An official from the United Nations' (UN) Nuclear agency has admitted a cyber-attack ‘disrupted' a nuclear power plant, speaking to press in Germany.
Yukiya Amano, the Director General of the International Atomic Energy Agency (IAEA), did not tell the audience how, when or where the Nuclear power plant was disrupted beyond that it happened several years ago, and though the plant did not have to shut down it did have to take “some precautionary measures”.
Speaking in Germany, Amano told Reuters that the possibility of cyber-attacks on critical infrastructure, like Nuclear plants is ‘not an imaginary risk'. He added, “This issue of cyber-attacks on nuclear-related facilities or activities should be taken very seriously. We never know if we know everything or if it's the tip of the iceberg.”
Amano added that the IAEA was helping to train countries for these next-generation cyber-security threats.
While perhaps shocking, this is certainly not the first instance of a cyber-attack on a power facility or even a nuclear facility. Last year, one Ukrainian power company succumbed to cyber-attack, believed to be performed by the BlackEnergy APT group, which lead to power outages for hundreds of thousands in the dead of winter. In 2014, a Korean Nuclear power company found that information had been stolen from non-critical systems.
The news is sure to confirm the fears of many within the cyber-security community that the worst case scenario is not the kind of mass data breaches that fill the headlines, but ones that reach out and directly risk human life.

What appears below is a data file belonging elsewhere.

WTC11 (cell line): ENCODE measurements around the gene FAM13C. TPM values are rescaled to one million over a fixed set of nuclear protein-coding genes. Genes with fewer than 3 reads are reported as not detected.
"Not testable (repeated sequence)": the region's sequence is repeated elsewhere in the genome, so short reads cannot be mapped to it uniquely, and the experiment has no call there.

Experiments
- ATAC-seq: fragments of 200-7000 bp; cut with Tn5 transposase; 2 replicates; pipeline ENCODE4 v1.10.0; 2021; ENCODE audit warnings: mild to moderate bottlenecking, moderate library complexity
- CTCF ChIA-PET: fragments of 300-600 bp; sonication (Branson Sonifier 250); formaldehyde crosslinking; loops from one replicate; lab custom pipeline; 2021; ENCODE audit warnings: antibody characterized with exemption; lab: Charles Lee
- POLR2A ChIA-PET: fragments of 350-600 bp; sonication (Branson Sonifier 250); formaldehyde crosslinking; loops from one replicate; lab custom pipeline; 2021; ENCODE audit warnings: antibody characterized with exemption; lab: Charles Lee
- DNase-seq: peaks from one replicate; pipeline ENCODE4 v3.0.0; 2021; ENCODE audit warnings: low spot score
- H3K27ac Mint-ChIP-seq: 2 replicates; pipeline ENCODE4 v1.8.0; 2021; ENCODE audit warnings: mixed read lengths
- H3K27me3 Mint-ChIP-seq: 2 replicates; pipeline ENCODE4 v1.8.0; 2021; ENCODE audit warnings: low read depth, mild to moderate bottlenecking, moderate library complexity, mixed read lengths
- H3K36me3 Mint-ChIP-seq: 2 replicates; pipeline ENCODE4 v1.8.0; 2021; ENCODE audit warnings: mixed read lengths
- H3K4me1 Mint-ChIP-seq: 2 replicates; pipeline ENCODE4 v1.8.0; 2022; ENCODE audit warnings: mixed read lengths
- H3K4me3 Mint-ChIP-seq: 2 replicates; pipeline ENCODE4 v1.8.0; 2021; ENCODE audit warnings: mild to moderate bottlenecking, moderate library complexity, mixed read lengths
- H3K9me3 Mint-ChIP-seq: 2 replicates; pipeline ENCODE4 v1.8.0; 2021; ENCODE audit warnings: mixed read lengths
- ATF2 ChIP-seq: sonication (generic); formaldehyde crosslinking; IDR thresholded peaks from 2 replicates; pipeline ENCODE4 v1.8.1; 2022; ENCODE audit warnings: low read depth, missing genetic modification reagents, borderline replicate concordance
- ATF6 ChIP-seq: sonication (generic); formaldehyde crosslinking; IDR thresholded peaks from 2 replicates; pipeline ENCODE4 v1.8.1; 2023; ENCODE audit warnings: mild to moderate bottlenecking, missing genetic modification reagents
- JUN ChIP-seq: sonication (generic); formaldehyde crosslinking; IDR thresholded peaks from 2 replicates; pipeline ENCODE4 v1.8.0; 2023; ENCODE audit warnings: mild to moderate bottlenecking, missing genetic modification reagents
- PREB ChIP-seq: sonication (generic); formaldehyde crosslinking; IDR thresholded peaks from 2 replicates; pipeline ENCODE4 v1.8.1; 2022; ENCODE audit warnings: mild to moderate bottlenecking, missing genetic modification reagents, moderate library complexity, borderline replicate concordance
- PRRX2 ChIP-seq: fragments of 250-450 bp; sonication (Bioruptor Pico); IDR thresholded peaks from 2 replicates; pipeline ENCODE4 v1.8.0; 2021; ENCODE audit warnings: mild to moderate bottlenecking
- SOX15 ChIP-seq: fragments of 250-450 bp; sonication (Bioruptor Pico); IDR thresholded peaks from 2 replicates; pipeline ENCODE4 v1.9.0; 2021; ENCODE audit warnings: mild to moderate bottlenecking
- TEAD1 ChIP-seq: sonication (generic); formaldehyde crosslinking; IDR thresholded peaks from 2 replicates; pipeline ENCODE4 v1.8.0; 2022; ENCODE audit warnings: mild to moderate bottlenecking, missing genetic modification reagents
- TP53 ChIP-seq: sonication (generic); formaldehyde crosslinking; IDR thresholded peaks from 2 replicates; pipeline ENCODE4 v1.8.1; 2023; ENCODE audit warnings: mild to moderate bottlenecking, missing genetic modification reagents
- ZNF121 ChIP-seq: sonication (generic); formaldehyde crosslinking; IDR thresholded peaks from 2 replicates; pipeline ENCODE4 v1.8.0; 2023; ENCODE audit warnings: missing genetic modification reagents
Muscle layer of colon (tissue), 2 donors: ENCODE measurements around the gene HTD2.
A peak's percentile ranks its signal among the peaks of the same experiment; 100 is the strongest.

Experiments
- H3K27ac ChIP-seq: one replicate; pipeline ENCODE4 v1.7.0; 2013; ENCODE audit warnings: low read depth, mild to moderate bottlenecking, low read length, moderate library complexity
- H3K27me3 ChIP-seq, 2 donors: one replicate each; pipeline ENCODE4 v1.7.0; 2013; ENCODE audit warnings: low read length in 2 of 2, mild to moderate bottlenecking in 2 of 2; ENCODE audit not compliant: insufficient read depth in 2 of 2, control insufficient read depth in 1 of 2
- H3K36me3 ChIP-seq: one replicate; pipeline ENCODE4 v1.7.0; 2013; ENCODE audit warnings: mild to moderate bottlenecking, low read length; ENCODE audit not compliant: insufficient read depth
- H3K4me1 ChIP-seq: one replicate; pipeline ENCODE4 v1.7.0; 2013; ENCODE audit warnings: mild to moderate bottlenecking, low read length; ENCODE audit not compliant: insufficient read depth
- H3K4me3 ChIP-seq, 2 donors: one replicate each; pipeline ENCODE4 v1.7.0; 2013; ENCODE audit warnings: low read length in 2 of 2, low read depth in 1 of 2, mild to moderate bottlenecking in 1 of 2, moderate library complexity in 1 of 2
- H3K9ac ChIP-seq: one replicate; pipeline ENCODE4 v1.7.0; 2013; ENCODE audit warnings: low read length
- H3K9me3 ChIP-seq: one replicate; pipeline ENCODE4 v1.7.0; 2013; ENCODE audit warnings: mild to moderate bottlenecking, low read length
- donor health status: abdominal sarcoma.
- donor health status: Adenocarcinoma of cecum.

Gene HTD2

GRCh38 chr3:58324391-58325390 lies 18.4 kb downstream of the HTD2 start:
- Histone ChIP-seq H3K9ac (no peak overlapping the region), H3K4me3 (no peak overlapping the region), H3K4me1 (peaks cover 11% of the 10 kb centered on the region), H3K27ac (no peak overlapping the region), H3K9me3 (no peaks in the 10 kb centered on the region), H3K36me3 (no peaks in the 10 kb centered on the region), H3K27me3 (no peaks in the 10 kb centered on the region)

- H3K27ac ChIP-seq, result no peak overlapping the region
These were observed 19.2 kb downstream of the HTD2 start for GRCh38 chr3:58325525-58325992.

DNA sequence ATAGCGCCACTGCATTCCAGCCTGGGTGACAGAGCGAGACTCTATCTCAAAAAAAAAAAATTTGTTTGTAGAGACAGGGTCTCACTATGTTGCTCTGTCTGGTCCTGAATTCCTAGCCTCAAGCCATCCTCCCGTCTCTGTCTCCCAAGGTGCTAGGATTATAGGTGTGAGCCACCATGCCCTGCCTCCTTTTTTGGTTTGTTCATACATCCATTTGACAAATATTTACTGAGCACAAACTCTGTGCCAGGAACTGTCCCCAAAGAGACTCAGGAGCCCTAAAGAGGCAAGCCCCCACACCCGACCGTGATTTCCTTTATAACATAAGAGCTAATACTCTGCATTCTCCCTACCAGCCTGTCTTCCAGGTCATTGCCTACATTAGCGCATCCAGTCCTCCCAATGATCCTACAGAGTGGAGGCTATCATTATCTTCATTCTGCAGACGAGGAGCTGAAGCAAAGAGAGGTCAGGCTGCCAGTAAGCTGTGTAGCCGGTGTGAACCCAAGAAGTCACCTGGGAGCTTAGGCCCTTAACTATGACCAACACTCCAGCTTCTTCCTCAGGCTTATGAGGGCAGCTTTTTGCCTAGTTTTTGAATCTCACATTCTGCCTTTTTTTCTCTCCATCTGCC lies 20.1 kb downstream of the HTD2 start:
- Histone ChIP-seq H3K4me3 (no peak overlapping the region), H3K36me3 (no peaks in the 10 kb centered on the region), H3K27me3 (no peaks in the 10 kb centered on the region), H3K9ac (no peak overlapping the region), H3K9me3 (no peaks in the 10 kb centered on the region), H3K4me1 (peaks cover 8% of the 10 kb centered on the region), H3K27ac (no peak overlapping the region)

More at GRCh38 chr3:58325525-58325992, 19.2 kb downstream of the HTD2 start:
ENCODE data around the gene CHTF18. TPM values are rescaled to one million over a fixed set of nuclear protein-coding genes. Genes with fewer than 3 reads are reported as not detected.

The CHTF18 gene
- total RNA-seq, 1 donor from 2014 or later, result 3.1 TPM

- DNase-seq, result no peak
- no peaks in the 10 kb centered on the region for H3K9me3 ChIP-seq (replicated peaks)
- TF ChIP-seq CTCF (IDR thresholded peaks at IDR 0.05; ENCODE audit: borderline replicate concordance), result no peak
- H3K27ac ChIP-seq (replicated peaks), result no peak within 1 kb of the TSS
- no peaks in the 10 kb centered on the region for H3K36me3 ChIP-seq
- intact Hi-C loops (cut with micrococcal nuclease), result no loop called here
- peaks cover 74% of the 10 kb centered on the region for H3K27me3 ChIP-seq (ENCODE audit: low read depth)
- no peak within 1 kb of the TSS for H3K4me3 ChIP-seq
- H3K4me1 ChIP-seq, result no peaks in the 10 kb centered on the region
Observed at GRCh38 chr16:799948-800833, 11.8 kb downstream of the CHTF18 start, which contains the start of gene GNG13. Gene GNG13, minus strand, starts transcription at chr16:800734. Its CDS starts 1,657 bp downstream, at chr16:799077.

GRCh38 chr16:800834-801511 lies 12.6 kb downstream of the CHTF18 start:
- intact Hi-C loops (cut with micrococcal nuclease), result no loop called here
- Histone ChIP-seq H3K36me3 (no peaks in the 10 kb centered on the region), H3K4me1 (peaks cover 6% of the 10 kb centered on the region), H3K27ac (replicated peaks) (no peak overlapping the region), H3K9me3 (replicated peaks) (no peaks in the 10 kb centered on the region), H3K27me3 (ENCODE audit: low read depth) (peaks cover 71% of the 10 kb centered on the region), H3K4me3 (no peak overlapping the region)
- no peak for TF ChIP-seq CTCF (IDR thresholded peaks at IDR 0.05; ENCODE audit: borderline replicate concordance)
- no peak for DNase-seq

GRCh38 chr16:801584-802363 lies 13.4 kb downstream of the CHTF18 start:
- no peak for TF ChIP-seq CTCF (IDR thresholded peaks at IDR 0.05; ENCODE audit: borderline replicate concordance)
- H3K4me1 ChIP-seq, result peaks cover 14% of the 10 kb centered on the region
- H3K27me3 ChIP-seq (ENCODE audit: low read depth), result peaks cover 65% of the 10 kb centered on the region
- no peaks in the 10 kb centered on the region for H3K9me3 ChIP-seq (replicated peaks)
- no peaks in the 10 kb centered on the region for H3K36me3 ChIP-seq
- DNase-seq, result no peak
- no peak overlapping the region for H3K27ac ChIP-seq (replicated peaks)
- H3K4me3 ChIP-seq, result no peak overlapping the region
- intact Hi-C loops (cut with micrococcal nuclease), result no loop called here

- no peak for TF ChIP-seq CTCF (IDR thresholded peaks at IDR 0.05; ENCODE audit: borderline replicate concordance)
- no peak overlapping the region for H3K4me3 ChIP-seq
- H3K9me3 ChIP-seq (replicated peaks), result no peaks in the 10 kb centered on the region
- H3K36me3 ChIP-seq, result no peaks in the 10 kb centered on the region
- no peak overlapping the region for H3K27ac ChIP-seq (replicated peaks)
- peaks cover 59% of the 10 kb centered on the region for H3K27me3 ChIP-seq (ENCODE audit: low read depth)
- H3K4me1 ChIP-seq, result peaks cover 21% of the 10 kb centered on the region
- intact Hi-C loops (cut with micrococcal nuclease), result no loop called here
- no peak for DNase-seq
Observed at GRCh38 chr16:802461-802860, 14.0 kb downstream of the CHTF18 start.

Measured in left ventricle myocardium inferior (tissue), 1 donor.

Stephen Gates, chief research intelligence analyst at NSFOCUS said that such an attack is not just a remote fear, but “the probability of a power plant being disrupted by hackers is somewhat high. The information technology in use at these facilities is no more secure than any other network.”
He told SCMagazineUK.com, “If hackers disrupted systems in a power plant, their “attacks” either entered the facility via physical access, or they came in via the internet. If it was the internet, the real question is why do these types of extremely critical infrastructures need access to the internet in the first place?”
While the details are at best vague, Cristina Varriale, research analyst at the Royal United Services Institute's Proliferation and Nuclear Policy Team told SC that the admission “does re-highlight the issue of cyber in nuclear as a security challenge that needs considering, and at this stage raises more questions about the threat and how to address it.”
For example, “Should there be more transparency and cooperation between states on this, or would this likely compromise security? Do states who are considering nuclear power/ in the early stages of building nuclear power plants have the necessary resources to adequately address cyber concerns?
They may not, said Richard Cassidy, UK cyber-security evangelist at Alert Logic. He told SC, SCADA frameworks are often outdated, “with mandates on security best practices falling short of regulation across other industry sectors (such as finance and healthcare for instance). This in turn has led to a fallacy that utilities providers aren't a target for cyber-criminal groups, because they're of no real value.”
This, added Cassidy, is simply not the case: “there is a great deal of monetisation opportunity by attacking and gaining control of key utilities systems; holding the organisation or government to ransom will (more often than not) reap rewards, given the propensity to maintain confidence at a national level amongst citizen and tourists alike.”Better regulation is no doubt required said Tim Erlin, senior director of product management at TripWire: “North America has made significant progress in managing information security within energy and utilities through the NERC CIP standard in recent years. This type of regulation is sorely needed in the rest of the world to raise the bar consistently on securing critical infrastructure.”